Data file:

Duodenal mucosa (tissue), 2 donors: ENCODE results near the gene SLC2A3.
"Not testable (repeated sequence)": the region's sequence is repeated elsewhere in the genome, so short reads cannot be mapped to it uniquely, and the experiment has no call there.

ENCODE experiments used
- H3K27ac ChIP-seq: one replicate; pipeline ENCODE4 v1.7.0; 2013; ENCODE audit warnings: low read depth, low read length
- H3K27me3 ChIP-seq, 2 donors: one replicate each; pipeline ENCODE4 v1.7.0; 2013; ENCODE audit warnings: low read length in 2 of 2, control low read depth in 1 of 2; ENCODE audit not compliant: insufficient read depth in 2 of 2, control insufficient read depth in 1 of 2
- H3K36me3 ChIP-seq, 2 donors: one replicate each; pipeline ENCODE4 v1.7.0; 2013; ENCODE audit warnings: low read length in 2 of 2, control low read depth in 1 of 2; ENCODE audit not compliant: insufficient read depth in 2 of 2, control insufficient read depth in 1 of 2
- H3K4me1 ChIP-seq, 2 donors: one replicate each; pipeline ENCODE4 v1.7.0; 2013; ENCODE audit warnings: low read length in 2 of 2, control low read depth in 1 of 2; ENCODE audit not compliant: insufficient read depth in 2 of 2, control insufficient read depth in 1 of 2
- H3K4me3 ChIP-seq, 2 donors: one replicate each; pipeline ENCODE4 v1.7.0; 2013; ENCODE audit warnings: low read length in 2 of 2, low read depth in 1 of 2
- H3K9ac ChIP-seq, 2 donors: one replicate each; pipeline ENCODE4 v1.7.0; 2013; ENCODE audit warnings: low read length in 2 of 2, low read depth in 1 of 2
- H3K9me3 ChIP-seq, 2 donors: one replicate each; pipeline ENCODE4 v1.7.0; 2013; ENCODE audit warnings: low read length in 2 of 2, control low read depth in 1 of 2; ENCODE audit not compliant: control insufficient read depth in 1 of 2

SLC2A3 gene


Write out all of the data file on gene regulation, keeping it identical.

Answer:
Duodenal mucosa (tissue), 2 donors: ENCODE results near the gene SLC2A3.
"Not testable (repeated sequence)": the region's sequence is repeated elsewhere in the genome, so short reads cannot be mapped to it uniquely, and the experiment has no call there.

ENCODE experiments used
- H3K27ac ChIP-seq: one replicate; pipeline ENCODE4 v1.7.0; 2013; ENCODE audit warnings: low read depth, low read length
- H3K27me3 ChIP-seq, 2 donors: one replicate each; pipeline ENCODE4 v1.7.0; 2013; ENCODE audit warnings: low read length in 2 of 2, control low read depth in 1 of 2; ENCODE audit not compliant: insufficient read depth in 2 of 2, control insufficient read depth in 1 of 2
- H3K36me3 ChIP-seq, 2 donors: one replicate each; pipeline ENCODE4 v1.7.0; 2013; ENCODE audit warnings: low read length in 2 of 2, control low read depth in 1 of 2; ENCODE audit not compliant: insufficient read depth in 2 of 2, control insufficient read depth in 1 of 2
- H3K4me1 ChIP-seq, 2 donors: one replicate each; pipeline ENCODE4 v1.7.0; 2013; ENCODE audit warnings: low read length in 2 of 2, control low read depth in 1 of 2; ENCODE audit not compliant: insufficient read depth in 2 of 2, control insufficient read depth in 1 of 2
- H3K4me3 ChIP-seq, 2 donors: one replicate each; pipeline ENCODE4 v1.7.0; 2013; ENCODE audit warnings: low read length in 2 of 2, low read depth in 1 of 2
- H3K9ac ChIP-seq, 2 donors: one replicate each; pipeline ENCODE4 v1.7.0; 2013; ENCODE audit warnings: low read length in 2 of 2, low read depth in 1 of 2
- H3K9me3 ChIP-seq, 2 donors: one replicate each; pipeline ENCODE4 v1.7.0; 2013; ENCODE audit warnings: low read length in 2 of 2, control low read depth in 1 of 2; ENCODE audit not compliant: control insufficient read depth in 1 of 2

SLC2A3 gene